New Homes

What will happen to house prices in 2022?

published by

Fran Puddefoot

The end of the stamp duty holiday was supposed to signal the end to the latest house price surge, but in reality it failed to dampen demand from potential buyers. 


According to online estate agent Zoopla’s latest House Price Index report, an estimated 1.5 million homes are expected to have changed hands by the end of this year, making it the busiest 12 months for the housing market since 2007. 


And 2022 looks set to be equally busy. According to the report, 22 per cent of people currently want to move, significantly higher than the usual 5 per cent in a normal market, and while house price growth is expected to slow from 6.6 per cent the market still remains healthy. 


Richard Donnell, of Zoopla, said: “The impact of the pandemic on the housing market has further to run but at a less frenetic pace. We expect the momentum in the market to outweigh some emerging headwinds from higher living costs and the risk of higher mortgage rates.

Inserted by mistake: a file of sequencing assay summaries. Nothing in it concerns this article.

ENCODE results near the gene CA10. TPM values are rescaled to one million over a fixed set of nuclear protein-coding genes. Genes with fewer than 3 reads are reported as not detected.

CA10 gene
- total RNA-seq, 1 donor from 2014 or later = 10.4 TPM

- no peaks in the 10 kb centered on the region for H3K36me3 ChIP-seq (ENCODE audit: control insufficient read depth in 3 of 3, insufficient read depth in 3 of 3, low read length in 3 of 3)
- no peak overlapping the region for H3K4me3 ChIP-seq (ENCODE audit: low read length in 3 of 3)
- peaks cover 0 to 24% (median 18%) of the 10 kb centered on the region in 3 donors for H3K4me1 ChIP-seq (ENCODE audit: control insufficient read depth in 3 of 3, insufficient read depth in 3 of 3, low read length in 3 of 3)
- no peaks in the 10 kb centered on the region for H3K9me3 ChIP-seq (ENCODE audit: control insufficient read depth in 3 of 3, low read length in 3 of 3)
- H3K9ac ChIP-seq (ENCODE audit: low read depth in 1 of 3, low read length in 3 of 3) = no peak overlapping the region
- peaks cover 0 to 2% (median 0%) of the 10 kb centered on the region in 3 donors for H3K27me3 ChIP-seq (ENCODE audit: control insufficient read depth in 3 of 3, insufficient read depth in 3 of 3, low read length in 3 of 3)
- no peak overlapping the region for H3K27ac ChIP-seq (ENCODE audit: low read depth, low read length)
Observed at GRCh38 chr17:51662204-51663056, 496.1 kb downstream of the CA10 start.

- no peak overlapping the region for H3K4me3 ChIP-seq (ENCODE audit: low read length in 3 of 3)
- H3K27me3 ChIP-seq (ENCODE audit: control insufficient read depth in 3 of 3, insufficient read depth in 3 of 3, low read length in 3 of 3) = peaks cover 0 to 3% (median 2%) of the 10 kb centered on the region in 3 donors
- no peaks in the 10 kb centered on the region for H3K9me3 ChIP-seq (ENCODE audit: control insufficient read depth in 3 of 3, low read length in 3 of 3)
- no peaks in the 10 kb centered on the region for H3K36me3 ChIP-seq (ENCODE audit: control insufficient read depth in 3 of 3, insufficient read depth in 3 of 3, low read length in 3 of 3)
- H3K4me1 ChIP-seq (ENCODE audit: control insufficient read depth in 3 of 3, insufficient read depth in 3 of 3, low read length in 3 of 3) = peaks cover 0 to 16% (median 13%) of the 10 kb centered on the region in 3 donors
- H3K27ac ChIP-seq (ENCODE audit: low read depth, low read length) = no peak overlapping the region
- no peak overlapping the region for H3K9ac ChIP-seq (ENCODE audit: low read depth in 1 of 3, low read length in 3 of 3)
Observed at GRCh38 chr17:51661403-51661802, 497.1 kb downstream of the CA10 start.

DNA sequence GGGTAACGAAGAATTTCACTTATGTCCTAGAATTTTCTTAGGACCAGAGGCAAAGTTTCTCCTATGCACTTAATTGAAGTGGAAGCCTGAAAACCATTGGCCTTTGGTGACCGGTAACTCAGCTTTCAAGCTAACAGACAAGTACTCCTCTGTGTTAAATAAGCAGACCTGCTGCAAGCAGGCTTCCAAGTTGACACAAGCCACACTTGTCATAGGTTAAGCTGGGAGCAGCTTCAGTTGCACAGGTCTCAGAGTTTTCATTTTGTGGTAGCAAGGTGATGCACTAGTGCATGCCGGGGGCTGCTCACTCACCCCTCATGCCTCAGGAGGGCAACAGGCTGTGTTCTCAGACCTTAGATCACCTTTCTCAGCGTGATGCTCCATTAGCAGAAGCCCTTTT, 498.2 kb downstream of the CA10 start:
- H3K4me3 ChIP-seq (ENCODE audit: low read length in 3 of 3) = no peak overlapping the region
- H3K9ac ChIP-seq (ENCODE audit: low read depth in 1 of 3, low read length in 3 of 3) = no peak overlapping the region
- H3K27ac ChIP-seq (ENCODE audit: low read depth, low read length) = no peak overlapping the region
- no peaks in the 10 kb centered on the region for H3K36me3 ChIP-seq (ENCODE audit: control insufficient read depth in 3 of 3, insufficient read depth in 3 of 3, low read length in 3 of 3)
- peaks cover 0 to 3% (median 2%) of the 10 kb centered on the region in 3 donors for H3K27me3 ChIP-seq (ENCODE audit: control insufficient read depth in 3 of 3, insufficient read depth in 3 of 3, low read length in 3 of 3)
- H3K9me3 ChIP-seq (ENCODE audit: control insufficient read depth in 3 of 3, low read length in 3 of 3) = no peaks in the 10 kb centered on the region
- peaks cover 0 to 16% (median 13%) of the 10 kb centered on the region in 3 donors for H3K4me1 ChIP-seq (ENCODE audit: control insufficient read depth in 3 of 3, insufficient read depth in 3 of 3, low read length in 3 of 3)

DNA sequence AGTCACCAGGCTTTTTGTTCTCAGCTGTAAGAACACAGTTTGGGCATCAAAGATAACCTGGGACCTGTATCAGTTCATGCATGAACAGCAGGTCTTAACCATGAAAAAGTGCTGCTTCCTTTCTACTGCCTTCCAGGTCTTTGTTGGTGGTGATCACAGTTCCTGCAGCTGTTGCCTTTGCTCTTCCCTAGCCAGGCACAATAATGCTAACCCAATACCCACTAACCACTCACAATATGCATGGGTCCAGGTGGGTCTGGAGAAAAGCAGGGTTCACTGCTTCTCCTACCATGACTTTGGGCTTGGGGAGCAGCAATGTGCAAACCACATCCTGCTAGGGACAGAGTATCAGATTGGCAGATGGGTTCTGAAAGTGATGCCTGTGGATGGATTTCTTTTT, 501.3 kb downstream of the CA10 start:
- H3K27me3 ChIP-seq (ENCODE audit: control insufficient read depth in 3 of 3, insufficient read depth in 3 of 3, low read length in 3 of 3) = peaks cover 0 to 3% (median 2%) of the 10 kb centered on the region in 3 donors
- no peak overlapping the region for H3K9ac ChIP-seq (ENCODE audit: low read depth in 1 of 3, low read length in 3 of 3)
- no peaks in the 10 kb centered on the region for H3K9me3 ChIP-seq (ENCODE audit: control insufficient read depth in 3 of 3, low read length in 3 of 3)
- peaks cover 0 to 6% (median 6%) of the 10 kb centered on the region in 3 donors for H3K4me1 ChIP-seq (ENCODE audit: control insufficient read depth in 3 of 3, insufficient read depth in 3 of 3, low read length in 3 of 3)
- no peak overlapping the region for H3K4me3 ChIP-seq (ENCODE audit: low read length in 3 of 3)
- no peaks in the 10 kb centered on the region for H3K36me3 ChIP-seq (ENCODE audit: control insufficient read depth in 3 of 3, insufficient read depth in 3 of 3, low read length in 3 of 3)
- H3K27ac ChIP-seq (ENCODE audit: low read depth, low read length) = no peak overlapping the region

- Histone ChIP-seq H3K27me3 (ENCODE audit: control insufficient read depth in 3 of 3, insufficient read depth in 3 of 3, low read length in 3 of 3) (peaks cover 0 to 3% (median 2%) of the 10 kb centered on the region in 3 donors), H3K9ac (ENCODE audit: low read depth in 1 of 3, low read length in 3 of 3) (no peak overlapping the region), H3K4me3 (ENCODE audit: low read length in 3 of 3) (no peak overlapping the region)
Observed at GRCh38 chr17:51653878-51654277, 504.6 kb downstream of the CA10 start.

“The latest data shows a turning point in the rate of house price growth, which we expect to slow quickly with average UK house prices up 3 per cent by the end of 2022.”


Rightmove predicts an even more buoyant market. It is currently forecasting that the national asking price of a home – which is currently £342,401 – will rise by 5 per cent next year, which will mean an increase of about £17,000 and has highlighted Yorkshire and the Humber as one of the four most sought-after areas in the country. 


Rightmove property expert Tim Bannister said: “While the 2022 property market will continue to be busy, we forecast it to be less frenzied than 2021, especially as more owners decide to come to market in the first half of the year.


“Movers will benefit from good mortgage availability, as well as more choice of property – especially with the usual surge of sellers coming to market in the spring. Price rises will be slower this year, compared to 2021, which will encourage some homeowners who have held back on moving to take action.”


Author:  Sarah Freeman, V&A Homes

Photo by Miki Fath on Unsplash



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